Guilt and remorse over Nazi atrocities and the horrors of World War II have consumed Germany for decades, influencing politics, culture and the arts, including cinema. The rise of the German New Wave of filmmakers in the 1970s (led by Werner Herzog, Wim Wenders and Rainer Fassbinder) was fueled in part by a desire to exorcise Germany’s dark past.
She likes to watch her children in the long grass, how they disappear, emerge, like they’re swimming in an ocean without current but the one of growing. See how the long blades part for them, how they close up all around, Watch the gold heads bob, hands reach up for the sun as if it’s the transportation of these years. Hear the silence, the safe silence. And then the muffled noise rolling through the shafts, secured forever by the wrinkled smile of her hearing. Children are nature’s people now, but her nature too, the one that says, play here, will later sigh, but how could I prevent you.
Sometimes, at end of day, but not of care, Mozart or Beethoven our aural food, Her hand reaches into empty air, A tactile search for something understood; This is a nurse’s hand, a hand that heals, And yet, the reaching gives no hint of sense, No hint revealing what it is she feels, But still, incarnate eloquence. Perhaps it is within these vacancies That meaning lies. Or in the mystery Surrounding us in health, and in disease. Perhaps Alzheimer’s gives epiphany. She reaches her hand into the empty air; Who dares to say that there was nothing there?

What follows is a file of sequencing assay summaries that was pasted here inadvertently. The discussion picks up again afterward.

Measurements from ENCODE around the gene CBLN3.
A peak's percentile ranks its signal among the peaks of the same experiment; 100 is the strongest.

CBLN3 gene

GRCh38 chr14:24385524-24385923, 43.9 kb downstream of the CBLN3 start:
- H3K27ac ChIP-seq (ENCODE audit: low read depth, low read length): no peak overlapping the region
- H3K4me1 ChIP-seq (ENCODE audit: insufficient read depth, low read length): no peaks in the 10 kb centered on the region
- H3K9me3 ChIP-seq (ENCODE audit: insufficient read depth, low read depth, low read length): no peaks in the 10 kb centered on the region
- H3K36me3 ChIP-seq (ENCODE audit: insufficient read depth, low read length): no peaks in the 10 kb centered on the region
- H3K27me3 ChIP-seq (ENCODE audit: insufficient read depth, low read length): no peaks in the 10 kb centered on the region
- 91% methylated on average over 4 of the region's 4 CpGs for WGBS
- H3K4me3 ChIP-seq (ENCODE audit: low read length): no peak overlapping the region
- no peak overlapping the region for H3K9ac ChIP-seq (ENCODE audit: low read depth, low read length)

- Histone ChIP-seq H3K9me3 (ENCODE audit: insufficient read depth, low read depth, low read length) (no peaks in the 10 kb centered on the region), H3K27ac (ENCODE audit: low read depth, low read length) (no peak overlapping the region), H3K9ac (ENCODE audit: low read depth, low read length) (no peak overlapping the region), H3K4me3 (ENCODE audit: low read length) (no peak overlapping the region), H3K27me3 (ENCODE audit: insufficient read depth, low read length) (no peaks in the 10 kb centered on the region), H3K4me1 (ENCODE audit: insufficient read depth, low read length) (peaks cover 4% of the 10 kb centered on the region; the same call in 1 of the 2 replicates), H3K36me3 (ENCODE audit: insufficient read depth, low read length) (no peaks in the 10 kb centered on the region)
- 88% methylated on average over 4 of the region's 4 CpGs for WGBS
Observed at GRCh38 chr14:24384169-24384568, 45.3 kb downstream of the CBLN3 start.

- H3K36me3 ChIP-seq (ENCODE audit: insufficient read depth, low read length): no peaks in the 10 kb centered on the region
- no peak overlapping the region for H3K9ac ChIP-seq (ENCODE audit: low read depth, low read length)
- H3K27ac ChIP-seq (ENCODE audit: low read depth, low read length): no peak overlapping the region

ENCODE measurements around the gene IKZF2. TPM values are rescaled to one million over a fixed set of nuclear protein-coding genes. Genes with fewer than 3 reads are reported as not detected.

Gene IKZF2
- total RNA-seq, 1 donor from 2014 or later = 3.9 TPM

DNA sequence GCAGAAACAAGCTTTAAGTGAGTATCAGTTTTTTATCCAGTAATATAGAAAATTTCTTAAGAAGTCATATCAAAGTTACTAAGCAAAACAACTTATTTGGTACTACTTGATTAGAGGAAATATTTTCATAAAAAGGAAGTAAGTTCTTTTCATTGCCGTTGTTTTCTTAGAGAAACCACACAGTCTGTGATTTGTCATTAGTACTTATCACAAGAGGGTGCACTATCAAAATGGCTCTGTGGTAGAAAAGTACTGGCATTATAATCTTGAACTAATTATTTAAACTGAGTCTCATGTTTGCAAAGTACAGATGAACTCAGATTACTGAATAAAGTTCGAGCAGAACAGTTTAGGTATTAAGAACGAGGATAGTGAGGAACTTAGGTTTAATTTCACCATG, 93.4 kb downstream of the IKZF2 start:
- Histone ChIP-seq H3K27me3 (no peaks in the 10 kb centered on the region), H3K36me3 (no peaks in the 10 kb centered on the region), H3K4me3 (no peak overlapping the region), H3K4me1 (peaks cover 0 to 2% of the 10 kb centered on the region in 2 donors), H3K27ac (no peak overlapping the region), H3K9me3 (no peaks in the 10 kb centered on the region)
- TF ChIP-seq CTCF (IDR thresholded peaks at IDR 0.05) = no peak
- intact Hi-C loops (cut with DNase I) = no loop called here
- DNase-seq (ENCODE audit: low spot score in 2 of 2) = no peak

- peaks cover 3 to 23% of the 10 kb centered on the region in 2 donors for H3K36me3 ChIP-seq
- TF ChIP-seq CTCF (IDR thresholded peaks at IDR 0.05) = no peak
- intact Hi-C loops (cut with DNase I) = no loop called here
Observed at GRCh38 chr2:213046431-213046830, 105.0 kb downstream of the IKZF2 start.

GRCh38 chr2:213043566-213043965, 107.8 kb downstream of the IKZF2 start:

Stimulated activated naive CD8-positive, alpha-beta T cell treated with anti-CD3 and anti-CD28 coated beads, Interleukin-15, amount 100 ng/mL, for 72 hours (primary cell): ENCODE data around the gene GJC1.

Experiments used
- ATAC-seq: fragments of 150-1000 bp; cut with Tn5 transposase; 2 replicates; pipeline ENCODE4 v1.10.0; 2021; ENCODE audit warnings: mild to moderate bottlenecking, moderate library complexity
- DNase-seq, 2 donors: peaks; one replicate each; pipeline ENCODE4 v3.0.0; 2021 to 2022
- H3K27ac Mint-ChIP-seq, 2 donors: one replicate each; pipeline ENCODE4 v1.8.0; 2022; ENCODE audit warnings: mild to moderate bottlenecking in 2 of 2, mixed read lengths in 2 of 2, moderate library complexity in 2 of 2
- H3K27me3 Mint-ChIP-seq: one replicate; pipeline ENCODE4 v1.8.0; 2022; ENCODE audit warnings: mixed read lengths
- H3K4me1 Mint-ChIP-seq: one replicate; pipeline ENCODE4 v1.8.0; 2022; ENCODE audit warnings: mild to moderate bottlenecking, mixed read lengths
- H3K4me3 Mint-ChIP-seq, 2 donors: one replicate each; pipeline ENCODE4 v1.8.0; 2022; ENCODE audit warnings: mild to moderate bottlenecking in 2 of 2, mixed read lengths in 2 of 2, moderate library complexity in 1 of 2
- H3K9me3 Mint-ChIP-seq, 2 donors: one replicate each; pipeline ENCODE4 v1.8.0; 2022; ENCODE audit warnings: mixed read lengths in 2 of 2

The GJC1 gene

Before the dust had settled from the tramping boots, he’d appeared. Eyes beheld him to their confusion but when he breathed upon them they remembered the spring green hills of Galilee, the cool evening air scented of olive, laurel, clematis, myrtle. A peace they could not reckon. A dove called.
Left to the silence, they could hardly recognize themselves. How strangely their voices sounded and what unlikely things they must have said.
During Hitler’s siege of Leningrad in the winter of 1941–42, the Russian composer Dmitri Shostakovich and the entire Leningrad Philharmonic were evacuated from the city. A performance of Shostakovich’s seventh symphony, dedicated to the city of Leningrad, was planned for August 9, 1942. There were barely enough musicians left in the city to perform it. The score had to be flown in over German lines, and musicians were pulled from the front lines to bolster the meager ranks of musicians left behind. This performance was a show of resistance in a city which had just lost 1.2 million people (NPR, November 2).